Resiliency built on foundation of data, report says
- By Matt Leonard
- Dec 23, 2016
The economic cost of extreme-weather events in the U.S. is high, with about $1 billion in insured losses each year from hurricanes alone every year, according to a new report from the Office of Management and Budget.
The report focuses on how to build resilience into communities that face these weather events. Although innovations in the insurance market and public/private partnerships will help, one resource that could really build resiliency is better data, the report says.
“Decision makers across sectors and at all levels of government rely on accurate and precise economic data to analyze the costs and benefits of policies, programs, and projects,” the report reads. Accessible, discoverable, and usable data “can uncover innovations in risk management that are currently obscured and drive defensible action that reduces disaster risks and costs.”
The problem is that there isn’t enough of this data, so the White House is taking steps to address the shortfall. The U.S. Geological Survey, the Federal Emergency Management Agency, the National Institute for Building Sciences and the Department of Housing and Urban Development all will be working in 2017 to provide more data to better understand resilience.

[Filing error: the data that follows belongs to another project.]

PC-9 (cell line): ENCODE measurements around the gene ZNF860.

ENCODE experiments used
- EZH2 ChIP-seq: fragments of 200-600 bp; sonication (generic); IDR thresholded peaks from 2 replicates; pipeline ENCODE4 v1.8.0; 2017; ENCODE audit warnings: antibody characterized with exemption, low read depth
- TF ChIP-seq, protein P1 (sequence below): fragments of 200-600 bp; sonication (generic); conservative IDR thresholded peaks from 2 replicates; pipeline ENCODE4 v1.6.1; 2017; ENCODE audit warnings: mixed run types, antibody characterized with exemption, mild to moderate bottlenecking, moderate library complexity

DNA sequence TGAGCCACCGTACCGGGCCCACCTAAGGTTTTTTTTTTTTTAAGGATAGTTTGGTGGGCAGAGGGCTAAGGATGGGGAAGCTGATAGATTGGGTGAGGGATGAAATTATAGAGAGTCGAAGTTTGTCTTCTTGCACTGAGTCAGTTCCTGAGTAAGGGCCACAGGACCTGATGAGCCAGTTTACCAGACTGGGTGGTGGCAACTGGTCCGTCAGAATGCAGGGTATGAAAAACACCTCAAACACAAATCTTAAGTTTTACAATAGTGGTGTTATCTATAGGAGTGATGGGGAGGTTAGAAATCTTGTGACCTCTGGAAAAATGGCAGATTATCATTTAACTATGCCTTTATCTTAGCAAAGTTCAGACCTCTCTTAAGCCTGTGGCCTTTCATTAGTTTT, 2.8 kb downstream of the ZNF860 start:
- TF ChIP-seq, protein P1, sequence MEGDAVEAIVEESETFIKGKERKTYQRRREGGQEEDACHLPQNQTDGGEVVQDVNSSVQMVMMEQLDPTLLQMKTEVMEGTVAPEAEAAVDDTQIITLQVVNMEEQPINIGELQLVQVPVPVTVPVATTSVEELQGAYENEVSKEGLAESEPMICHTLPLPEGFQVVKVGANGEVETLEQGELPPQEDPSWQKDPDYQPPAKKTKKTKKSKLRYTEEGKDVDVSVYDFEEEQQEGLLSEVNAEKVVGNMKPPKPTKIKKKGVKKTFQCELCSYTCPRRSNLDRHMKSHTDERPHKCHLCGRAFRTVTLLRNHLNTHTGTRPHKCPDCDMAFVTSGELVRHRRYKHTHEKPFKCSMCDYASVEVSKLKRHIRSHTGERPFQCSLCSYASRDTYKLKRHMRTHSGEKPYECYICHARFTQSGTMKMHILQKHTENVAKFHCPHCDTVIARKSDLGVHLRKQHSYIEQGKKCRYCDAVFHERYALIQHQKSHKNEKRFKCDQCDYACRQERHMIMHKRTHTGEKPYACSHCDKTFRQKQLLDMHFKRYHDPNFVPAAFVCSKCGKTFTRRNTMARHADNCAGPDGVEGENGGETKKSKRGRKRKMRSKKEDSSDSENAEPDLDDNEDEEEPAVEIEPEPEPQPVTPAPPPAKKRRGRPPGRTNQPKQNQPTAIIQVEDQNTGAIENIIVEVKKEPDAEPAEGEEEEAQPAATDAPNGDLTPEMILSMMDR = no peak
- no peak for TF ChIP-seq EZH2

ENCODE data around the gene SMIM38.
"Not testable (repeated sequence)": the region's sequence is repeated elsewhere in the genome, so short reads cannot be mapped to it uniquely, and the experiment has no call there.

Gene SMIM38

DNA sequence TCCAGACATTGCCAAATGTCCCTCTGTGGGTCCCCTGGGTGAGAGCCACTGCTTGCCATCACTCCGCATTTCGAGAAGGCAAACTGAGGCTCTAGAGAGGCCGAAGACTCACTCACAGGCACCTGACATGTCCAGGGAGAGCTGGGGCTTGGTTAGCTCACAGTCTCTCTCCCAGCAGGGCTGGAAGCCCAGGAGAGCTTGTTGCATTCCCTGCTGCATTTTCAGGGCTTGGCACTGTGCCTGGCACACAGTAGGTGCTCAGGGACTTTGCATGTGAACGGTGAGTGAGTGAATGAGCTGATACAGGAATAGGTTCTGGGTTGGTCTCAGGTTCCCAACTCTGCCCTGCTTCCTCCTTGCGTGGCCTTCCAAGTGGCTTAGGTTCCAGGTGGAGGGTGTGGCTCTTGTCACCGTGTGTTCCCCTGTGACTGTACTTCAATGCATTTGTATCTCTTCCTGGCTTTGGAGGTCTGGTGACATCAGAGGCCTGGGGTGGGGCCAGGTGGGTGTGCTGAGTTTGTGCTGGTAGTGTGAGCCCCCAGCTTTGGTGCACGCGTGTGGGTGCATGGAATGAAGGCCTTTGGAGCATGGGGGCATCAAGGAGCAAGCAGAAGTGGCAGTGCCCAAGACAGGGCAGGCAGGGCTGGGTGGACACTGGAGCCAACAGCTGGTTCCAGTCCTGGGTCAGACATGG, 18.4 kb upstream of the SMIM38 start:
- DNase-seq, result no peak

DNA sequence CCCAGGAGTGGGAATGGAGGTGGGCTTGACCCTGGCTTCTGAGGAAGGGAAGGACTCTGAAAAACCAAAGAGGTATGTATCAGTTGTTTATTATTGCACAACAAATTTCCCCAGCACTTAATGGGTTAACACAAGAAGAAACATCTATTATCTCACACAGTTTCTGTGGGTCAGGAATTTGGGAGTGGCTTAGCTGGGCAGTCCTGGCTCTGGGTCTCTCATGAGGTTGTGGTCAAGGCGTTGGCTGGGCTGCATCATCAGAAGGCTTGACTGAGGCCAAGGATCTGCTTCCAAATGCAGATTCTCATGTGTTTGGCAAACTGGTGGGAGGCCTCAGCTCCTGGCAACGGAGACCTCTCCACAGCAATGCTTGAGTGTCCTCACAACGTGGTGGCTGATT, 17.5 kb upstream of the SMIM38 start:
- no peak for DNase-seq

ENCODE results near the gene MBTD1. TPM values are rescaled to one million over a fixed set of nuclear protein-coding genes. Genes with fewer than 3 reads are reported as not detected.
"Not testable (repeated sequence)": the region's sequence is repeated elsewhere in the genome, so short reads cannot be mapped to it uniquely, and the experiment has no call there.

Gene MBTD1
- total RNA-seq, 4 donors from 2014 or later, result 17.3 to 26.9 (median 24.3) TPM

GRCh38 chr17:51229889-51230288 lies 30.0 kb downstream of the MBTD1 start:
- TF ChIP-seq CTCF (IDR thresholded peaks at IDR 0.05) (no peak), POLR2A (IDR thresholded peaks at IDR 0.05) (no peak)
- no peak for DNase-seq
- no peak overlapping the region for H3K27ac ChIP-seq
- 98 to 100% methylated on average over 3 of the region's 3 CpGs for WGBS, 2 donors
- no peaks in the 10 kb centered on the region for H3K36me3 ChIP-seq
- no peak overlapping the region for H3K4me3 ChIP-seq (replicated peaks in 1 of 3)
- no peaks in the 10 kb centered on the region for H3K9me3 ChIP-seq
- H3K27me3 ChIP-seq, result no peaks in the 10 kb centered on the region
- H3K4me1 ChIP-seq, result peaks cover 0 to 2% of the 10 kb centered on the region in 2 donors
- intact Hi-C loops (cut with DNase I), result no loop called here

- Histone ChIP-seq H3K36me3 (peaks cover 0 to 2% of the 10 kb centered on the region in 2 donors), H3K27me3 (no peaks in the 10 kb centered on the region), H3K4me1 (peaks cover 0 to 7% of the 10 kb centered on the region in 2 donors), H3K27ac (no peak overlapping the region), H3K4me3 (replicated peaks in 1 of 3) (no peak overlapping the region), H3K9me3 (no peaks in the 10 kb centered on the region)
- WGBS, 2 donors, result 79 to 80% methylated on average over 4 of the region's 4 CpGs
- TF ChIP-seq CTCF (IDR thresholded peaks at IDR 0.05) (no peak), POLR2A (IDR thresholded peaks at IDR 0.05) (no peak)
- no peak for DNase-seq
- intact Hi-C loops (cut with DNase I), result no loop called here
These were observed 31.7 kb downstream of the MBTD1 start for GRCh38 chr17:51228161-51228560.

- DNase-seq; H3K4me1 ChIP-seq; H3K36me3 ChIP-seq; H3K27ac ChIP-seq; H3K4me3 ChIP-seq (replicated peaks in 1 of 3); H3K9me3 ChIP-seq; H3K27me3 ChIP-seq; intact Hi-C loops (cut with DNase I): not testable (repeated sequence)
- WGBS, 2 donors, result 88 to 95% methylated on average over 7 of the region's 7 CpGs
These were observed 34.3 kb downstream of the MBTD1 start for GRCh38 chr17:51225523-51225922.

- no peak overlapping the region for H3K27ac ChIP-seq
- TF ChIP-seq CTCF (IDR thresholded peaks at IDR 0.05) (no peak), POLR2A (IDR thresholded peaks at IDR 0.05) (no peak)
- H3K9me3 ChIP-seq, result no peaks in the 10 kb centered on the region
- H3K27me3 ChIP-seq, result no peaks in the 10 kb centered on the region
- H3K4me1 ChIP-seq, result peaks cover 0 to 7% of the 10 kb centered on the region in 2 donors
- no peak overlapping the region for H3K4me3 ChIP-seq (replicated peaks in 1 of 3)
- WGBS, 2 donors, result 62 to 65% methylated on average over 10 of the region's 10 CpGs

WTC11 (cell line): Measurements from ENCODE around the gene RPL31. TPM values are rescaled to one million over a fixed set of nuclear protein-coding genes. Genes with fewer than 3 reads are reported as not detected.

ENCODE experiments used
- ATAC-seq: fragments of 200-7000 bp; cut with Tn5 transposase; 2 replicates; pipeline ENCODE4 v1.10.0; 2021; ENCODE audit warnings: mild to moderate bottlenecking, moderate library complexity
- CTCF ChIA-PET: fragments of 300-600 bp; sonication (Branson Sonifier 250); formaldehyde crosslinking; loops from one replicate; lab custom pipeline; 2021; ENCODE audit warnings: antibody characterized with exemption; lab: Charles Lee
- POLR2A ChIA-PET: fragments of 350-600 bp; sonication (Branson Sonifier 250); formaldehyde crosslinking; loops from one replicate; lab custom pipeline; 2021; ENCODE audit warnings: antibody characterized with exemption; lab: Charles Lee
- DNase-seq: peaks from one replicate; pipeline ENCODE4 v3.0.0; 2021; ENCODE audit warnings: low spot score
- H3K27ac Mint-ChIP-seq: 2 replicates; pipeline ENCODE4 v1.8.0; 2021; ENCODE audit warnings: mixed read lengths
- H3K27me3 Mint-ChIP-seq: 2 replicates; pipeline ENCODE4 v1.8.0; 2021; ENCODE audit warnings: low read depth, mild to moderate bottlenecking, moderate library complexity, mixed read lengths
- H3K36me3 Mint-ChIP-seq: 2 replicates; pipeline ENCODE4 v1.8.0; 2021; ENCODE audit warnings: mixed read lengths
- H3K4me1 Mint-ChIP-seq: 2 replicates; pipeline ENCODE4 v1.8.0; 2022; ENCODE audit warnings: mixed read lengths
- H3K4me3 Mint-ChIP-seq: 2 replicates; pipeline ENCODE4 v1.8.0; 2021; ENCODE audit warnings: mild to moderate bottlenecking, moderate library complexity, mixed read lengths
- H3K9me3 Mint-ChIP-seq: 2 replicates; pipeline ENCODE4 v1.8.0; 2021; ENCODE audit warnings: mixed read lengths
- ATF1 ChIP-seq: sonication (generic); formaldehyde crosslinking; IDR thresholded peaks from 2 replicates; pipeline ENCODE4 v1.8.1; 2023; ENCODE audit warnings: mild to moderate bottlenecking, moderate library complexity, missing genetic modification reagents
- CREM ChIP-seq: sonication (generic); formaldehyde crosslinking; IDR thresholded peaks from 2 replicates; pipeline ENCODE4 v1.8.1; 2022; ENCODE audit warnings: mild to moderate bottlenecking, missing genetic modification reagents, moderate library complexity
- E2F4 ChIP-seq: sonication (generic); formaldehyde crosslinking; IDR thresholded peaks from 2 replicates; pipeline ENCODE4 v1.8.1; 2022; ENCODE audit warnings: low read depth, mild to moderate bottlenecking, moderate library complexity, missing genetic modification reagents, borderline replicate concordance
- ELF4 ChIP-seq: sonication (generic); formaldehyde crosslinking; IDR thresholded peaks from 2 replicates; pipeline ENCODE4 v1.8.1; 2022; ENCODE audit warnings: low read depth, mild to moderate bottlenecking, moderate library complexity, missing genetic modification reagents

The U.S. Geological Survey, for example, will be working to leverage its streamflow data. FEMA will be improving its flood monitoring software. The National Institute for Building Sciences will be updating a 2005 study that outlines the benefits of hazard mitigation. And HUD is expected to finalize requirements on energy benchmarking reporting for housing insured through the Federal Housing Administration.
“At every level of government and across the public and private sectors, we are striving to better define the current state of risk and quantify and monetize the benefits of improvements that increase resilience in ways that drive markets,” the report concludes.
Sea Bright, N.J., meanwhile, recently announced its own resiliency plan. After Superstorm Sandy devastated the city, local authorities realized the need for improved infrastructure. The city plans to update sewer, power and telecom infrastructure.
“We learned that no silver bullet can prepare us for any emergency,” said Rep. Frank Pallone, Jr. (D-N.J.), who represents Sea Bright. “But, with the public and private sectors working together, we can strive to make sure the citizens of Sea Bright and all of New Jersey are safer next time disaster strikes.”
Editor's note: This article was changed Dec. 29 to correct the name of the agency that issued the report.
Matt Leonard is a former reporter for GCN.